RX J1856.5-3754

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RX J1856.5-3754
RX J1856.5-3754.jpg
X-ray image of RX J1856.5-3754
Observation data
Epoch 1996.7      Equinox J2000.0[1]
Constellation Corona Australis
Right ascension 18h 56m 35s [1]
Declination −37° 54′ 36″[1]
Apparent magnitude (V) ~25.6[1]
Mass 0.9 M
Radius 1.9–4.1 km
Age 1 million years
Other designations
RX J185635-3754, 1ES 1853-37.9, 1RXS J185635.1-375433
Database references

RX J1856.5-3754 (also called RX J185635-3754, RX J185635-375, and various other designations) is a nearby neutron star in the constellation Corona Australis.

Discovery and location[edit]

Zooming in on the very faint neutron star RX J1856.5-3754

RX J1856.5-3754 is thought to have formed in a supernova explosion of its companion star about one million years ago and is moving at 108 km/s across the sky. It was discovered in 1992, and observations in 1996 confirmed that it is a neutron star, the closest to Earth discovered.[2]

It was originally thought to be about 150–200 light-years away,[3] but further observations using the Chandra X-ray Observatory in 2002 indicate that its distance is greater—about 400 light-years.[4][5]

RX J1856 is one of the Magnificent Seven, a group of young neutron stars at distances between 200 and 500 parsecs (652 and 1630 light years) of Earth.

Quark star hypothesis[edit]

By combining Chandra X-ray Observatory and Hubble Space Telescope data, astronomers previously estimated that RX J1856 radiates like a solid body with a temperature of 700,000 °C and has a diameter of about 4–8 km. This estimated size was too small to reconcile with the standard models of neutron stars, therefore it was suggested that it might be a quark star.[4]

However, later refined analysis[5][6] of improved Chandra and Hubble observations revealed that the surface temperature of the star is lower, only 434,000 °C, and respectively the diameter is larger, about 14 km (with account of the effects of general relativity, the observed radius appears about 17 km).[5] Thus, RX J1856.5-3754 is now excluded from the list of quark star candidates.[6]

Vacuum birefringence[edit]


Both Einstein's theory of special and general relativity state that light should pass freely through a vacuum without being altered, a principle known as Lorentz invariance. Yet, in theory, large nonlinear self-interaction of light due to quantum fluctuations should lead to this principle being measurably violated if the interactions are strong enough. Nearly all theories of quantum gravity predict that that Lorentz invariance is not an exact symmetry of nature. It is predicted the speed at which light travels through the vacuum depends on its direction, polarization and the local strength of the magnetic field. There have been a number of inconclusive results which claim to show evidence of a Lorentz violation by finding a rotation of the polarization plane of light coming from distant galaxies. The first concrete evidence for vacuum birefringence was published in 2017 when a team of astronomers looked at the light coming from the star RX J1856.5-3754.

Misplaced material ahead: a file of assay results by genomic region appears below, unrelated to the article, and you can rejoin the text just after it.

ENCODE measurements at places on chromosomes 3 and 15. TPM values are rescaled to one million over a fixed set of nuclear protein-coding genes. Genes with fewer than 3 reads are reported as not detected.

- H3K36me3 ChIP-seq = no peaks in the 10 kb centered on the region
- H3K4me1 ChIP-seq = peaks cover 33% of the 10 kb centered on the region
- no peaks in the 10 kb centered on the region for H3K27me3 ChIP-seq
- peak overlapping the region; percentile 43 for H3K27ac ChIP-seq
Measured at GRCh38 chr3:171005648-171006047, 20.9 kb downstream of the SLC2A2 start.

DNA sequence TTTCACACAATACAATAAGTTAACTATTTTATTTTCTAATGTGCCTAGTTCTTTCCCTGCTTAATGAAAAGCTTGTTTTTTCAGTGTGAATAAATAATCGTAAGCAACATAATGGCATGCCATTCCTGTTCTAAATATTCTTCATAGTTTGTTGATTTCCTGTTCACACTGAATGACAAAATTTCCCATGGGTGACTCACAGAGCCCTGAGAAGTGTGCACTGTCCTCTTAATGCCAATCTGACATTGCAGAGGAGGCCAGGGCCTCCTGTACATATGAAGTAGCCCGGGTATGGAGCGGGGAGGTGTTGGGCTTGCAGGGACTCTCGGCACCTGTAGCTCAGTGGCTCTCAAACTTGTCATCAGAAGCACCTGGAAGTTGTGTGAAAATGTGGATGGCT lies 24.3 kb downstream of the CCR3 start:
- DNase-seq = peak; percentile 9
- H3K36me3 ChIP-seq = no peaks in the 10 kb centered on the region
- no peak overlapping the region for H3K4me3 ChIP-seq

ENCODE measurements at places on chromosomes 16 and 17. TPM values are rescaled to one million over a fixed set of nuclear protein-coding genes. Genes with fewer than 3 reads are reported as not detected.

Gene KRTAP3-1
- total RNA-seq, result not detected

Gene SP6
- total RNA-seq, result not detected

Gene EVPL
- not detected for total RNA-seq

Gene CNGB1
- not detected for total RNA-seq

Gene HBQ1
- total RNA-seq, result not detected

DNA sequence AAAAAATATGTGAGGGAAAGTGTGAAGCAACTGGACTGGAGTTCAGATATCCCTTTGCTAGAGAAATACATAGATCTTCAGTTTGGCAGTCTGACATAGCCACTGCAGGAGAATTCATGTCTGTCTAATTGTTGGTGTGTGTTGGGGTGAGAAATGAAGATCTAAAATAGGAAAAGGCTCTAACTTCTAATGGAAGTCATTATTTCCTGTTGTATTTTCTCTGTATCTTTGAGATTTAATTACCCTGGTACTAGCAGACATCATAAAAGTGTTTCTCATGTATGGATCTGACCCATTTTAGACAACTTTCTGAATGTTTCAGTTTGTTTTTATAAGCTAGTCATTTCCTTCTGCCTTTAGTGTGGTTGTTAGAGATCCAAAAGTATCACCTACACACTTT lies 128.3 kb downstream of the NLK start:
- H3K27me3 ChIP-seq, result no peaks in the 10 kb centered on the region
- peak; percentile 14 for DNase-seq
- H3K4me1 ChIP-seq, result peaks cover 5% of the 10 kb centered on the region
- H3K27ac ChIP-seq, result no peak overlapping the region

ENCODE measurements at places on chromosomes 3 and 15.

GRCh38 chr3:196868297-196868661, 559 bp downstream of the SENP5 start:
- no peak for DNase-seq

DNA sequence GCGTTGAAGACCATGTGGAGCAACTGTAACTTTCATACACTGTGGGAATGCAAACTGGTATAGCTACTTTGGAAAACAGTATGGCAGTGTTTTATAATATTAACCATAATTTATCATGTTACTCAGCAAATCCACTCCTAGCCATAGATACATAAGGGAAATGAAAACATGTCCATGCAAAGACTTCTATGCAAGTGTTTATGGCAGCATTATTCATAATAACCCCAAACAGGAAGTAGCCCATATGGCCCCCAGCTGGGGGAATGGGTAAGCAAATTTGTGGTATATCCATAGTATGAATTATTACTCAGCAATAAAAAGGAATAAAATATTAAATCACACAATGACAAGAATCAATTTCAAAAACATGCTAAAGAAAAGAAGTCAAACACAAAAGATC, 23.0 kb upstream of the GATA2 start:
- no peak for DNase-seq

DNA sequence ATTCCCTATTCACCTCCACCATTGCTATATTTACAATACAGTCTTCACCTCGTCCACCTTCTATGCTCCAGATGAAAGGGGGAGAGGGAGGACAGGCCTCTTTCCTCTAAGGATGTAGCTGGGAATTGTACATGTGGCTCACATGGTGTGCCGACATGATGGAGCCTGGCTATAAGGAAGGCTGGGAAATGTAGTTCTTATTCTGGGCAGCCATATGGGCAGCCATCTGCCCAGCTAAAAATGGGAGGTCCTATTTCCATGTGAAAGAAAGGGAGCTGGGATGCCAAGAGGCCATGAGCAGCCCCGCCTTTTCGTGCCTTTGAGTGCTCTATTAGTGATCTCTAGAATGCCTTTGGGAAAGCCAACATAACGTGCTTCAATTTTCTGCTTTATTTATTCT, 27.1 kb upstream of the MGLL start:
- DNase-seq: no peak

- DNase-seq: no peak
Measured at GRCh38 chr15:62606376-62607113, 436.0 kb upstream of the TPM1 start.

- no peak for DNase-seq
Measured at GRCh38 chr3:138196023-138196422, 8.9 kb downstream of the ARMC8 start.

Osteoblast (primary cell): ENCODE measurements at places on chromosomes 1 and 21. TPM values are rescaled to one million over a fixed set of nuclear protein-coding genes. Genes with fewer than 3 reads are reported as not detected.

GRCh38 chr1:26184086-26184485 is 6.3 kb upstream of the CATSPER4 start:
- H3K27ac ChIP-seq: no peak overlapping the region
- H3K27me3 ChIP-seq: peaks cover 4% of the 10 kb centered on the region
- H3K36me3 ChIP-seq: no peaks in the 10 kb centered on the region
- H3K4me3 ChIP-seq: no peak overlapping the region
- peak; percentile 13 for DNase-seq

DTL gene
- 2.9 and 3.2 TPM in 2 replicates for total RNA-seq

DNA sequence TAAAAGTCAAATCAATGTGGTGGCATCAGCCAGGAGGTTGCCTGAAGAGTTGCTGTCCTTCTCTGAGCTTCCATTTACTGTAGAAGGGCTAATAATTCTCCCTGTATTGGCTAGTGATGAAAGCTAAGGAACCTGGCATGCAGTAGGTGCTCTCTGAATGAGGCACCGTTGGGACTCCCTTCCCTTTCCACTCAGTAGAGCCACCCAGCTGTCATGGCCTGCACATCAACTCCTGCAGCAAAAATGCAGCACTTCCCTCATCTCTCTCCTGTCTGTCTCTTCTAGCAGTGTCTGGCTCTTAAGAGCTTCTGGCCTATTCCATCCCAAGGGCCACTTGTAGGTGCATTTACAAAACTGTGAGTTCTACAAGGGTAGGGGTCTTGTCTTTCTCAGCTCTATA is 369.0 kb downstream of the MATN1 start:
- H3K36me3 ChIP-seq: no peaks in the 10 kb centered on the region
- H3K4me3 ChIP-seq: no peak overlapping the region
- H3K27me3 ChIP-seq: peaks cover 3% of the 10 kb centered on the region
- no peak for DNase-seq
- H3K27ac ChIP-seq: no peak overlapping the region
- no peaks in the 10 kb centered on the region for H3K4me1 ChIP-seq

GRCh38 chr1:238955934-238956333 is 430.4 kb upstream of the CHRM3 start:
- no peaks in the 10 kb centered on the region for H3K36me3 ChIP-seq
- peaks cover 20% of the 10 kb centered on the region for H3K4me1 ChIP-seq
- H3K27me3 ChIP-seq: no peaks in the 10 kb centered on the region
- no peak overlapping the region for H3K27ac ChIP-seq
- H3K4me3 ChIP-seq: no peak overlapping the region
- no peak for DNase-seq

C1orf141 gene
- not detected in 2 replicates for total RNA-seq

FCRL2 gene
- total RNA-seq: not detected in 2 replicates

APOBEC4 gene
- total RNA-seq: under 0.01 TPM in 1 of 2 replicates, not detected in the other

Roberto Mignani at the National Institute for Astrophysics in Milan who led the team of astronomers has commented that "“When Einstein came up with the theory of general relativity 100 years ago, he had no idea that it would be used for navigational systems. The consequences of this discovery probably will also have to be realised on a longer timescale.” The team found that visible light from the star had undergone linear polarisation of around 16%. If the birefringence had been caused by light passing through interstellar gas or plasma, the effect should have been no more than 1%. Definitive proof would require repeating the observation at other wavelengths and on other neutron stars. At X-ray wavelengths the polarization from the quantum fluctuations should be near 100%. Although no telescope currently exists that can make such measurements, there are several proposed X-ray satellites that may soon be able to verify the result conclusively such as ESO's European Extremely Large Telescope (ELT), China's Hard X-ray Modulation Telescope (HXMT) and NASA's Imaging X-ray Polarimetry Explorer (IXPE).

See also[edit]

  • 3C 58, a possible quark star.


  1. ^ a b c d RX J185635-3754 - an Isolated Neutron Star, F. M. Walter, web page at the Department of Physics and Astronomy, State University of New York at Stony Brook. Accessed on line June 29, 2007.
  2. ^ Rees, Martin (2012) Universe. Dorling Kindersley. p. 528
  3. ^ "The Mystery of the Lonely Neutron Star". European Southern Observatory press release, September 11, 2000. Accessed online at spaceref.com May 20, 2007.
  4. ^ a b Drake J. J.; et al. (2002). "Is RX J1856.5-3754 a Quark Star?". Astrophys. J. 572 (2): 996–1001. Bibcode:2002ApJ...572..996D. arXiv:astro-ph/0204159Freely accessible. doi:10.1086/340368. 
  5. ^ a b c Ho W. C. G.; et al. (2007). "Magnetic hydrogen atmosphere models and the neutron star RX J1856.5–3754". Monthly Notices of the Royal Astronomical Society. 375 (2): 821–830. Bibcode:2007MNRAS.375..821H. arXiv:astro-ph/0612145v1Freely accessible. doi:10.1111/j.1365-2966.2006.11376.x. 
  6. ^ a b Truemper, J. E.; Burwitz, V.; Haberl, F.; Zavlin, V. E. (June 2004). "The puzzles of RX J1856.5-3754: neutron star or quark star?". Nuclear Physics B Proceedings Supplements. 132: 560–565. Bibcode:2004NuPhS.132..560T. arXiv:astro-ph/0312600Freely accessible. doi:10.1016/j.nuclphysbps.2004.04.094. 

External links[edit]